barrels durinc 15S7. The aczrejrtto deliveries
ilurinc lfSS were almost 2,GCO,O0O b-irrel, or
about 1,500,000 barrels less than during 1S87.
The decrease in runs during lSSb. is
chargeable. to two causes, a decline in pro
duction throughout the field, and the pres
ence of JosephCraig's pipe line, the West
ern and Atlantic, which has made cons.der
able headway, especially in the Taylors
town field, ti here they are to-day handling
about 1,500 barrels a day of the 3,500 bar
rels of production.
The oil which the Southwest Company
run during 188S was nearly all produced
in Washington county, Sliannopin and
Greene county producing together probably
not more than 1,000 barrels a day on an
average. During the first six months of
1887, the gross stocks (oil -stored in tanks)
was'considerably in excess of one million
Honoring the Country's Father No
Help to Friday's Trade.
DULLNESS IN ALL PKODUCE LINES.
Grain and Hay Keceipts tho Lightest for
the Week fast.
GENERAL GROCERIES ARE MCflAKGED
Office op the Pittsbueg Dispatcfi, j
Friday, February 22, 18S9. J
Country Produce Jobbias Priced.
Produco commission houses might as well
have closed for the holiday, for any good they
did to-day. The expected activity In cheese
which usually precedes Lent has not yet ma
terialized. From aU trade centers both at homo
and abroad comes the report that stocks of
cheese are unusually lieht. A fair estimate
puts the shortage at 100,000 boxes as compared
with a year ago. And still trade revives not.
A Chicago dealer who was here to-day puts the
situation of trade in the following sulphurous
terms: "Infernally flat." Butter and eggs of
choice quality bold their own, but no hiore.
Dullness rules all along the lines of country
Butter Creamery, Elgin, 3331c; Ohio do,
2623c: fresh dairy packed, 2l.23c; country
roll", I822c; Chartiers Creamery Co. butter,
BeAss Choice medium, S2 002 10: choice
peas. $2 052 15.
Beeswax 23025c ?! a for choice; lowgrade.
CIDER Sand rehned. $6 50737 50: common,
S3 5OS4 00; crab cider, $8 00850 barrel;
cider vinegar, 1012c p gallon.
Cheese Ohio cheese, fall make, 1212Kc;
New York, fall make. 12jl3c; Limbureer,
HK12Ho: domestic Sweitzercheese. 1313Kc
DRIED Peas SI 451 GO 31 bushel; split do,
Eaos 1516c ft dozen for strictly fresh.
Fruits Apples. SI 0OSS1 50?) barrel; evap
orated raspoernes, 25c fl ft: cranberries, SS 00
f? barrel: S2 40SS2 50 per bushel.
Feathers Extra live ceese, 5060c; No. 1
do. 4045c; mixed lots, 3035c $ fi.
HOMT-S2 652 To ?t barrel.
Hosey New Crop, lb17c; buckwheat, 13
Potatoes Potatoes. 3540c "fr bushel; $2 50
2 75 for Southern sweets; S3 25g3 50 for Jer
Poultry Live chickens, 6575e fl pair;
dressed chickens, 1315c f) pound; turkeys, 13
15c uressed ft pound; ducks, live. 80b5e fl
pair; dresed, lS14c fl pound; geese, 10llc
Seeds Clover, choice. 62 tts to bushel, S6 ft
bushel; clover, large English, 62 Its, $6 2o;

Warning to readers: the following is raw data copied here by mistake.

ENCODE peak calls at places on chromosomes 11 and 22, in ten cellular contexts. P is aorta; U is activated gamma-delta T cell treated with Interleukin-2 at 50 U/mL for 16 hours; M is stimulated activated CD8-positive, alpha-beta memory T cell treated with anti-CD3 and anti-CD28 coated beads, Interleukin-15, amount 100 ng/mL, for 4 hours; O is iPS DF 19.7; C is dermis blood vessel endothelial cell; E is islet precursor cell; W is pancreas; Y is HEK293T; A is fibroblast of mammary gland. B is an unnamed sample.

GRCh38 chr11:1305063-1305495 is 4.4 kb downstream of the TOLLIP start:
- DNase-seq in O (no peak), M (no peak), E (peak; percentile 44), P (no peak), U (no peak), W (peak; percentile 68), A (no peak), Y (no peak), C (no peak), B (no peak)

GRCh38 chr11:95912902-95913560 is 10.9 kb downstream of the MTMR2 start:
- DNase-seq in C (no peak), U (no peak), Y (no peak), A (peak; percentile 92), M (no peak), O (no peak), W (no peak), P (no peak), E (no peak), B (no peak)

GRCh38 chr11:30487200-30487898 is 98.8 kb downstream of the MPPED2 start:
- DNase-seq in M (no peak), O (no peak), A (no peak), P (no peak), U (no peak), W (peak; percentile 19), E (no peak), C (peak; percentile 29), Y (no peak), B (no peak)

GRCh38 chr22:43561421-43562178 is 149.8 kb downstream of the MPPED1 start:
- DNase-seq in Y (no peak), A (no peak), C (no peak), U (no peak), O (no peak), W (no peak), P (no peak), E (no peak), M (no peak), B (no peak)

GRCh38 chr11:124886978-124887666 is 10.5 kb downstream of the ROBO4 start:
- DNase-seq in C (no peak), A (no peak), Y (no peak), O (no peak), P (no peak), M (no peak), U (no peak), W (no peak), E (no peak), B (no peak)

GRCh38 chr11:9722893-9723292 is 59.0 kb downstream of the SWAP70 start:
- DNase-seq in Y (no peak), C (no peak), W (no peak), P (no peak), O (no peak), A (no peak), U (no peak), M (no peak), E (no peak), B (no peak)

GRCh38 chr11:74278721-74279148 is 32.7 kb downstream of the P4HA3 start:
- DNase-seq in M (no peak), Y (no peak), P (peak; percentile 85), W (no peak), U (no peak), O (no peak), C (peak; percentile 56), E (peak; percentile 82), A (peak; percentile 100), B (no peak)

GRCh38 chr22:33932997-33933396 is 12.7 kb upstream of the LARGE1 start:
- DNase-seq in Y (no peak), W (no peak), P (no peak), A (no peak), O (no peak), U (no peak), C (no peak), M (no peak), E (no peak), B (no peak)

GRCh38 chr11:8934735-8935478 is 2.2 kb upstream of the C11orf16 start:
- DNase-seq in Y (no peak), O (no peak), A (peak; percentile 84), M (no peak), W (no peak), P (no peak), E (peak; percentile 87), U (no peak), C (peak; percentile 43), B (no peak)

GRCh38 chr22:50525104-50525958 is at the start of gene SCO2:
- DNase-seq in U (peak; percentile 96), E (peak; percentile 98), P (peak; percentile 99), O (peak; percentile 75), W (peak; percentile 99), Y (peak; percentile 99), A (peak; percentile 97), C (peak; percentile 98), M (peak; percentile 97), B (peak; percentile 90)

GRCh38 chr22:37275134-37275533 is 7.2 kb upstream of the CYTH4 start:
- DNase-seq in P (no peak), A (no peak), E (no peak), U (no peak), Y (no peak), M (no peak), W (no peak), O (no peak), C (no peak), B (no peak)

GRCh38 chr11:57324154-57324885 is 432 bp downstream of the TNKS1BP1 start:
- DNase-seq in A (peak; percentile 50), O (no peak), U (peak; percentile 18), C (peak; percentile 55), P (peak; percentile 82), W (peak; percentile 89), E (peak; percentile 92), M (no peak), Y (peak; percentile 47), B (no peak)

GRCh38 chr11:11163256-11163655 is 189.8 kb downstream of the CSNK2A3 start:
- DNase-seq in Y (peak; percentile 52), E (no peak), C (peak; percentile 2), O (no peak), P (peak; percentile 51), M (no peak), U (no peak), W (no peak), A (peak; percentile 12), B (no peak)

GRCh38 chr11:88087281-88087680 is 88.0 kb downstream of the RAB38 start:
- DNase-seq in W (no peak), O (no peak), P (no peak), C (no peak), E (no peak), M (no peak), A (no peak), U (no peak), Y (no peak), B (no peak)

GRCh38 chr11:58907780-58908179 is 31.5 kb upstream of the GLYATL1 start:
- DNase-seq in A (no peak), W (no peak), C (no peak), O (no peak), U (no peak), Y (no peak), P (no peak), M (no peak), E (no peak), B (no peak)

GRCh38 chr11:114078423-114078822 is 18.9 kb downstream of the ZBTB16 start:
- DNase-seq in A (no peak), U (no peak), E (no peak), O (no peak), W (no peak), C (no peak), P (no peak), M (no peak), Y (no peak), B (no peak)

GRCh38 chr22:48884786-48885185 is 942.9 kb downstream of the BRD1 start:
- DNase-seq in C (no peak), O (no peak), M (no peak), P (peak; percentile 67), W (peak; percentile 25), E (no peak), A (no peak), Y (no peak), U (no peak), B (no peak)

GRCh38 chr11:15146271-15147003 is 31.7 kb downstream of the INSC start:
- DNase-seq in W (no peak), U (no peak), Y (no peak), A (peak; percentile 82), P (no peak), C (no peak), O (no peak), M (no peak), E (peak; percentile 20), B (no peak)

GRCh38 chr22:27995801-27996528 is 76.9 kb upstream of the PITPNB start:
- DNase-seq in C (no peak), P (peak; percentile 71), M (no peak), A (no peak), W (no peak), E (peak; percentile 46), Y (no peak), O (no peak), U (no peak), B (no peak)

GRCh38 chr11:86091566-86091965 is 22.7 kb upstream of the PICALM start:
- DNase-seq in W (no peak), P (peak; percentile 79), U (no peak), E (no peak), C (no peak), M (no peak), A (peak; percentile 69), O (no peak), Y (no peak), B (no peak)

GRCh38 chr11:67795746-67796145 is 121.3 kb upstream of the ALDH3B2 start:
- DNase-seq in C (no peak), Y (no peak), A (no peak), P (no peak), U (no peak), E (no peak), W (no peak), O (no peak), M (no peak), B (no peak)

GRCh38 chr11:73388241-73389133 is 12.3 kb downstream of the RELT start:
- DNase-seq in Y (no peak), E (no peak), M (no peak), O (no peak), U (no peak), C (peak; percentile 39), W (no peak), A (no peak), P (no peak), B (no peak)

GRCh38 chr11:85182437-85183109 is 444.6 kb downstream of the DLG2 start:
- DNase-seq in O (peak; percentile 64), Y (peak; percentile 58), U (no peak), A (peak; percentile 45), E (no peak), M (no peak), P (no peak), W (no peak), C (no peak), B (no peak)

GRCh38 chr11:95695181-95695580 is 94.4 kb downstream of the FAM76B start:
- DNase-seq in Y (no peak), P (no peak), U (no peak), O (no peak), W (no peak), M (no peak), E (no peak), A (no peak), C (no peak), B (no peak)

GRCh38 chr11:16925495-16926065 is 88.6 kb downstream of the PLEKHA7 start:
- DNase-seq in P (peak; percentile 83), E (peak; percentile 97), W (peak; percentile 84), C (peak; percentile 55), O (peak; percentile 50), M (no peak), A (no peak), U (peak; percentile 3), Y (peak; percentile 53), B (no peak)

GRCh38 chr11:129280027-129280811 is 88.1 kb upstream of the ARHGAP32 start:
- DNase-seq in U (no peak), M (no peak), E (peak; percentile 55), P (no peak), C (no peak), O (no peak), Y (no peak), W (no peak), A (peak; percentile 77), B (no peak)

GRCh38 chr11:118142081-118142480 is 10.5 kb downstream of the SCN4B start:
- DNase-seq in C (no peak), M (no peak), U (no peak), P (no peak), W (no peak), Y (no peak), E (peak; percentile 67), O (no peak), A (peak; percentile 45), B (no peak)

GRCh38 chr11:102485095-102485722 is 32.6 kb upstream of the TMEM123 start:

clover, Alsike, $8 50; clover, white, $9 00; timo
thy, choice. 45 tts, SI 85; blue grass, extra clean.
14 tts, $1 00: blue grass, fancy, 14 tts. SI 20;
orchard grass. 14 tts, $2 00; red top, 14 tts, SI 00;
millet, 50 tts, $1 21; German millet. 50 tts. S2 OO;
Hungarian grass, 43 tts, $2 00; lawn grass, mix
ture of fine grasses, 25c per tt.
Tallow Country, 45c; city rendered,
Tropical Fruits Lemons, fancv, $3 00
4 00 fl box; common lemons, $2 75 ft
box; Messina oranges, $2 503 50 fl box;
Florida oranges, S3 003 50 fl box; Jamaica
oranges, fancy. So OOiSfa 50 fl case; Malaia
grapes, $5 507 00 ft keg; bananas, $2 50
firsts: $1 502 00, good seconds, fl bunch:
couoanuts, $4 004 50 fl hundred; new figs, 12
14e fl pound; dates, 5g6Kc fl pound.
. VEOETABLES-Celerv. 4050c doz. bunches;
cabbages, S3004 00 JJ 100; onions, 50c fl bu3hel;
Spanish onions, 7S90c fl crate; turnip3, 30
40c per bushel.
Green Coffee Fancy Rio, 2021Jc;
choice Rio, 1020c; prime Rio, 19c: fair Bio.
17K18Kc: old Government Java,26c; Mara
caibo, 2122Kc; Mocha, 3031c; Santos, 1S
22c; Caracas coffee, 19K21c; peaberry, Rio,
2021c; Laguayra, 20K21Kc.
Roasted (in papers) Standard btands,22$c;
high grades, 24J026Kc; old Government Java,
bnlk, 310)32; Maracaibo. 2627c: Santos, 21K
22c: peaberry, 25c; choice Rio, 21c; prime
Rio, 21Kc; good Rio, 21c; ordinary, 20c.
Spices (whole) Cloves, 2125c: allspice, 9c:
cassia. SigOc: pepper, 19c; nutmeg. 7080a
Petroleum (jobbers' prices) HO" test, TJc:
Ohio, 120, 8Kc; headlight, lCu, 9c; water white.
lOic; globe, 12c; elaine, 15c; carnadme, Hc;
Syrups Corn syrups, 2325c; choice sugar
syrup, 3535c; prime sugar syrup, 3033c;
strictly prime. 3335c.
N. O. Molasses Fancy, 50c; choice, 48; me
dium, 45; mixed, 4042c
Soda Bl-carb in kegs, 34c; bi-carb In Us,
5c; bi-carb, assorted packages, 5J6c; sal
soda in kegs, lc; do granulated, 2c.
Candles Star, full weight, 10c; stearine,
per set, 8Kc; parafBne, HKS12c
Rice Head, Carolina, 7g7ie; choice, 6J
7c: prime, Sgec; Louisiana, 6i6c.
Srarch Pearl. 2c; cornstarch, 57c:
gloss starch, 5?7c
Foreion Fruits Layer raisins, $2 65: Lon
don layers, S3 10; California London layers,
$2 50: Muscatels. S2 25; California Mnscatels,